Drug use in the U.S.
There are over 320 million people in the United States. An estimated 25 million of those people are addicted to drugs.
That means that almost 13% of the people in the United States are addicted to drugs.
Effects of Drug Abuse on the Population
The use and abuse of drugs, both prescription and illicit, are a significant health factor in health and disease issues, incarceration rates, vehicle accidents, employment and financial burden.
You’ve likely heard of “Just Say No” or D.A.R.E. These programs, along with other governmental focus on regulating drug use and sales, have managed to keep the number of drug users stable over the last 25 years. However, they have not been able to successfully lower the number of drug users.
Drugs are extremely harmful to society in many ways, including family breakdowns, domestic violence, child abuse, vehicle accidents, education problems and loss of employment.
Types of Drugs Abused in the US
Marijuana, the most commonly abused drug in the U.S. has recently become legalized in many states. However, more “hard” drugs such as cocaine, heroin, methamphetamine, hallucinogens, inhalants, and more are still illegal but commonly used.
An estimated 7 million people abuse prescription drugs. Prescription drugs, usually those used to treat depression, severe pain, sleep issues, coughs, or mental problems like ADD and ADHD, are also very commonly abused for non-medical reasons and illegally sold. We have seen a tremendous use in people seeking help for Adderall addiction in recent years. In addition, the recent explosion in opiod abuse in the US can be at least partly attributed to people becoming addicted to pain medication while recovering from surgery.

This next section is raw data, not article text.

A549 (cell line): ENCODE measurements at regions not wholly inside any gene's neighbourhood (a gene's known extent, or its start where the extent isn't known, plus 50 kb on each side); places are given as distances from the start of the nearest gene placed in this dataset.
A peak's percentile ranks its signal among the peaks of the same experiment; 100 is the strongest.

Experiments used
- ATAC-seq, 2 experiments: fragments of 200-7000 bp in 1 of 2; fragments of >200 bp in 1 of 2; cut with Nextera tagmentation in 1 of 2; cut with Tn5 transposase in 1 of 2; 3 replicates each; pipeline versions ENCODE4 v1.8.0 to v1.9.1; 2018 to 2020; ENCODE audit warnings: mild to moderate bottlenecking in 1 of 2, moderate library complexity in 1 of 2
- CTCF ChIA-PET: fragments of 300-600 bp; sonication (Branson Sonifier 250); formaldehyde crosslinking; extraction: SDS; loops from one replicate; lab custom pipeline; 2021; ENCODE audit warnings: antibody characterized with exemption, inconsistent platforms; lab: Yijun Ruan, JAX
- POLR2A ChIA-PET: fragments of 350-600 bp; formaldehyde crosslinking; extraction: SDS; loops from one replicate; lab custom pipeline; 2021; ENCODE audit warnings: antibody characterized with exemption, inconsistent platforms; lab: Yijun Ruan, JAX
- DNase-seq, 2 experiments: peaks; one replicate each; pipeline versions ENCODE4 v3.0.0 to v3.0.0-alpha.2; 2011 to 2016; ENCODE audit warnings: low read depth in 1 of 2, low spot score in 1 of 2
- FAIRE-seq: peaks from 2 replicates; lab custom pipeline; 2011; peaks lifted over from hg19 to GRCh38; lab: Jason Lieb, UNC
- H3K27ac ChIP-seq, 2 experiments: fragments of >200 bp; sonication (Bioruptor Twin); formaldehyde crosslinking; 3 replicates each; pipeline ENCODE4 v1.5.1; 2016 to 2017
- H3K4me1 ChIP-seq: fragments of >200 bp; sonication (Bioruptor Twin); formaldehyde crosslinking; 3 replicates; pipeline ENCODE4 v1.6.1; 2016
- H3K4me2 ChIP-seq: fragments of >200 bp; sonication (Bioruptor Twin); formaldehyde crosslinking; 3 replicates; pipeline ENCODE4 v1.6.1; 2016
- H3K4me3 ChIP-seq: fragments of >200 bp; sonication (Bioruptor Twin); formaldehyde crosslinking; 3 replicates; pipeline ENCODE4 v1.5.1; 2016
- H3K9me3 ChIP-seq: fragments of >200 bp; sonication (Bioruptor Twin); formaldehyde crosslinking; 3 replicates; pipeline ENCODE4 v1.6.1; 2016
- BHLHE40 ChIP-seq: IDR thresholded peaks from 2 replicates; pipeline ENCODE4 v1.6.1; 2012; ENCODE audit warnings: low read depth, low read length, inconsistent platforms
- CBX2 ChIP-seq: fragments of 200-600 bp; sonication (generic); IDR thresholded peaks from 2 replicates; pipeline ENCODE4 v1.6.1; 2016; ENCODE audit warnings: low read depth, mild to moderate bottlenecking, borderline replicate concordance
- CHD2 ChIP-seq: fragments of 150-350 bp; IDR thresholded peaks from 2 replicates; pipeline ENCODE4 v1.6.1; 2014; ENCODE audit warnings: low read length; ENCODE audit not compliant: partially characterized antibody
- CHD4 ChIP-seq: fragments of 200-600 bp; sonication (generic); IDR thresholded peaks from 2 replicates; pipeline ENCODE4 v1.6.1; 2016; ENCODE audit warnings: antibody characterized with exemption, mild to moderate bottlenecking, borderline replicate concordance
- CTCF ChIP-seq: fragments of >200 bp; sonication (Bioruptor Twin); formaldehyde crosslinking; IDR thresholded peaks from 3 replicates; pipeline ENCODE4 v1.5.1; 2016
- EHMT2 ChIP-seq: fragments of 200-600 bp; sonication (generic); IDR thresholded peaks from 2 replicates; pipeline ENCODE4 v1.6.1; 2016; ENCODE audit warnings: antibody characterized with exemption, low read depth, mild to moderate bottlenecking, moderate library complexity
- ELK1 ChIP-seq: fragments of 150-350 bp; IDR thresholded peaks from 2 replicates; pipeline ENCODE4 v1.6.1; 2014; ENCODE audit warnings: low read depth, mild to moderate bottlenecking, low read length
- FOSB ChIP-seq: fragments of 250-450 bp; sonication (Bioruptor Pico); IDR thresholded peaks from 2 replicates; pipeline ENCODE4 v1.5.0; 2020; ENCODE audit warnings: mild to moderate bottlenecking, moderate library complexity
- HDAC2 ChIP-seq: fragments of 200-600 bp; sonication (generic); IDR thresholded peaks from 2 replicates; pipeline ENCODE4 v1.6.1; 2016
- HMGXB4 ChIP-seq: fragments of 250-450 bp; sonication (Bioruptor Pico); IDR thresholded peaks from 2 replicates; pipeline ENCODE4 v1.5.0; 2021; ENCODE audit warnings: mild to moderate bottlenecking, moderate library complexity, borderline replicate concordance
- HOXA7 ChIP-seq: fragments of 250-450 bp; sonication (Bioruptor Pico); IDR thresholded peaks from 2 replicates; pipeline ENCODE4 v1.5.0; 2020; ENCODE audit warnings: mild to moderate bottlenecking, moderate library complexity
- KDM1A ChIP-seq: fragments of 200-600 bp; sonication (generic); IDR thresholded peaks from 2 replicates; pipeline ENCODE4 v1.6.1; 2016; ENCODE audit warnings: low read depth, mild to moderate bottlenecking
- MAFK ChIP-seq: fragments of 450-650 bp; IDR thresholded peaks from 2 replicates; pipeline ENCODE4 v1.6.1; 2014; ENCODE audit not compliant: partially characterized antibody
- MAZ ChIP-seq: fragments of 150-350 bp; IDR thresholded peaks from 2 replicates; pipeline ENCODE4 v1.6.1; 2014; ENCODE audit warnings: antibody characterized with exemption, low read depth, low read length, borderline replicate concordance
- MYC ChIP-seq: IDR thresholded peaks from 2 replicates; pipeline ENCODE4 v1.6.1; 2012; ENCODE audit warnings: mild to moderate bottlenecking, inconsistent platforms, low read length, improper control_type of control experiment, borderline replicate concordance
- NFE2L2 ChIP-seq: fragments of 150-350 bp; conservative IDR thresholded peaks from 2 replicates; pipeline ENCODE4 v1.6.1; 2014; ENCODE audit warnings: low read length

More people die from drug overdoses that the deaths that are attributed to vehicle accidents, homicides, and suicides.
Insurance and Drug Treatment
One of the biggest issues with those addicted to drugs was that many people can not afford going to a treatment center because their medical insurance doesn’t cover drug rehab. However, with new laws and changes in healthcare policies, there might be a change to come. Health insurance companies are now required to offer coverage for behavioral health conditions, mental health and substance abuse treatment benefits that are comparable to medical care benefits.
What does this mean for you? This means that all public and private insurance policies have to cover substance abuse treatment to the same extent that they cover other medical conditions. This means that if you have health insurance, it may be significantly less out of pocket expense to get clean.
Drug Abuse Does Not Discriminate
Addiction to drugs affects people from all cultural, ethnic, and socioeconomic backgrounds. The addictions often set in before the person even realizes that they have a dependency. But there are patterns to addictions, symptoms that can be noticeable. It is important to help your loved ones—if you think that someone you know may have a drug problem, let them know that you will support them through treatment to get clean.